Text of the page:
Monday, 25 August 2008

When to Give Up

I read a sad post from another blog friend today. She has been writing since high school but has struggled without support and friends in her area, struggled with rejections and felt alone in her uphill battle to be a writer. She is, as she puts it, "throwing in the towel." This saddened me because it could be me. Every so often I re-examine my goals and priorities and wonder if the writing life is really the life I want to pursue.

I certainly can't judge her decision. Everyone has their limit. I wonder where mine is. Like all women, there are so many things I have to keep up with and so much expected of me, it seems impossible to do the things I have to do let alone the things I want to do. Usually I find I can do so much better. But that's good, it gives me direction and something to focus on.

Today I've been thinking about the writing aspect of my life. Ever since I could hold a pencil I've written. I used to ask my mother to tell me how to spell the words so I could write them down. I probably drove her nuts. Once I learned to read and write, I used up scraps of paper and notebooks writing silly stories and poems down. I didn't I shared them with many people. Not many showed any interest. I had one great-grandmother who encouraged me to write and develop those talents and I still treasure her words today.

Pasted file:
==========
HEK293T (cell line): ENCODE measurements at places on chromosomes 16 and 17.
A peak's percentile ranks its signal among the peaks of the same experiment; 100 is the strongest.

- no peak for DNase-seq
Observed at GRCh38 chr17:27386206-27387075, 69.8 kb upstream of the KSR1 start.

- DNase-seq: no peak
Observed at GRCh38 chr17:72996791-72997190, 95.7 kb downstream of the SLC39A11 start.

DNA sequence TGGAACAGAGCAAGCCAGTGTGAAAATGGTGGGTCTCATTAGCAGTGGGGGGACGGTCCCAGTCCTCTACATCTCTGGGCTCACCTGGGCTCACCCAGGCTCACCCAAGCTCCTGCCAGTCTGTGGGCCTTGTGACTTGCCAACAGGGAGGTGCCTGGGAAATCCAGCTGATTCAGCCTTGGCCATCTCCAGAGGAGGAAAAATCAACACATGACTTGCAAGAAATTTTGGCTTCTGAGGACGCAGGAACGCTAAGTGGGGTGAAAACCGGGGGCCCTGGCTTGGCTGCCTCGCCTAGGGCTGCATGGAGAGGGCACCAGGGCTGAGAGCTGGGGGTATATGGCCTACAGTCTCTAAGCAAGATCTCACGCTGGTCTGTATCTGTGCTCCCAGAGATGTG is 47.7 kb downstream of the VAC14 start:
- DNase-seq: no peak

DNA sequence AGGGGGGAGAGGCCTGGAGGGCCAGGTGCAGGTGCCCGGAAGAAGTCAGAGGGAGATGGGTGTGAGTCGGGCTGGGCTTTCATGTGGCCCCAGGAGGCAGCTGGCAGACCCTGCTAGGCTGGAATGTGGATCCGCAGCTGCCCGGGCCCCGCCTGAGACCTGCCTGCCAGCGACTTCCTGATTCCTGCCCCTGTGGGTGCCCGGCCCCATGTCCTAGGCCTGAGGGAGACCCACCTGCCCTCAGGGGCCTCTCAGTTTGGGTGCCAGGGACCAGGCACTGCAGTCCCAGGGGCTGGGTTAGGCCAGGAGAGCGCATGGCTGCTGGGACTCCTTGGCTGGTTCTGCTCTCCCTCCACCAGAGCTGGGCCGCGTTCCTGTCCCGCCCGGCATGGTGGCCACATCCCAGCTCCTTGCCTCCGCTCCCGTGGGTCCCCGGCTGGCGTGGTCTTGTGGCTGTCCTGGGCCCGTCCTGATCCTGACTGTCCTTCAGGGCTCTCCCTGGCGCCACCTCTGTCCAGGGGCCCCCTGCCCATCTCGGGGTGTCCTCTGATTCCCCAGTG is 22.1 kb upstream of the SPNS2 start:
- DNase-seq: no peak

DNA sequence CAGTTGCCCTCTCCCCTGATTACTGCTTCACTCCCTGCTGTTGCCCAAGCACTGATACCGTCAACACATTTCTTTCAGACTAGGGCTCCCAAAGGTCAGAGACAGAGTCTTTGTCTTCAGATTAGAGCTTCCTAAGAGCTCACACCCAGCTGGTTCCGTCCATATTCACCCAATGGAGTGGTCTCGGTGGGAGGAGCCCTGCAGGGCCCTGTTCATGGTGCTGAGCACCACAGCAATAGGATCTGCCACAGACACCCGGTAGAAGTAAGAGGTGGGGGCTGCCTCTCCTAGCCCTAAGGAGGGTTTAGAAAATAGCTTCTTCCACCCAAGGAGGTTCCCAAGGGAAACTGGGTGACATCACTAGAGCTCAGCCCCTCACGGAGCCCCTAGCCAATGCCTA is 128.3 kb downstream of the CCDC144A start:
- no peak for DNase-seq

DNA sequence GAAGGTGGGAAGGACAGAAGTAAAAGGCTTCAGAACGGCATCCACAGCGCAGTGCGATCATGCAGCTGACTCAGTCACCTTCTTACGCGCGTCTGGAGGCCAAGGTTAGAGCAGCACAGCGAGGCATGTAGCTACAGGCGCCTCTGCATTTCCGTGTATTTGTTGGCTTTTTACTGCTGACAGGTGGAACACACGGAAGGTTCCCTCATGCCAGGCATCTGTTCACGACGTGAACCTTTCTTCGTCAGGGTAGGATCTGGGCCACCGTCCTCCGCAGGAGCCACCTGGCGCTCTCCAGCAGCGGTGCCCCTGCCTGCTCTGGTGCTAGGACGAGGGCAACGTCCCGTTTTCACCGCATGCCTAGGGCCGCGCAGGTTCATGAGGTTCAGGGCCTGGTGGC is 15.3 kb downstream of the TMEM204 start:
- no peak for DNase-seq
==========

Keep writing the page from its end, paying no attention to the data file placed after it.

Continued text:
In junior high I wrote the required stories for English class but most of my personal writing was poetry - stuff filled with the standard teenage angst. High school was more of the same. As an adult, life took over and the creative writing I had always thrived on was put away.

I remember deciding to write something when my two oldest children were very young. I sat at the table and stared at the lined paper in front of me. That is really all I did. Sure, I wrote a few things down. Then scribbled them out. I wrote a few more things and finally threw the paper away. It seemed I had let the talent lie dormant for too long.

In the last ten years I have felt a renewed energy to write. I still don't know if the time is right, but I do it anyway. Maybe I'll never be published anywhere other than our local newspaper. Maybe I'll end up with a box of novel manuscripts under my bed. Maybe someday I'll actually be able to find my book in the bookstore. Maybe, maybe, maybe.

I find myself wishing I could live closer to the center of the LDS writing community and belong to active writing groups and attend all the conferences available in Utah, but I love my home and will have to learn to be an LDS writer on my own. Sometimes the pressures of daily life are overwhelming, I feel isolated and lonely, and sometimes I think about "throwing in the towel." Maybe someday that will be the right thing to do. But when I give any serious thought to the direction my life is taking, even looking at other options, the same phrase keeps running through my head. "You are supposed to write. Just write." So I do.


Kimberly said...

Wow. I could've written it. My writing life followed a very similar timetable.

Rick said...

Write on, Stephanie. Write on!

Jennifer said...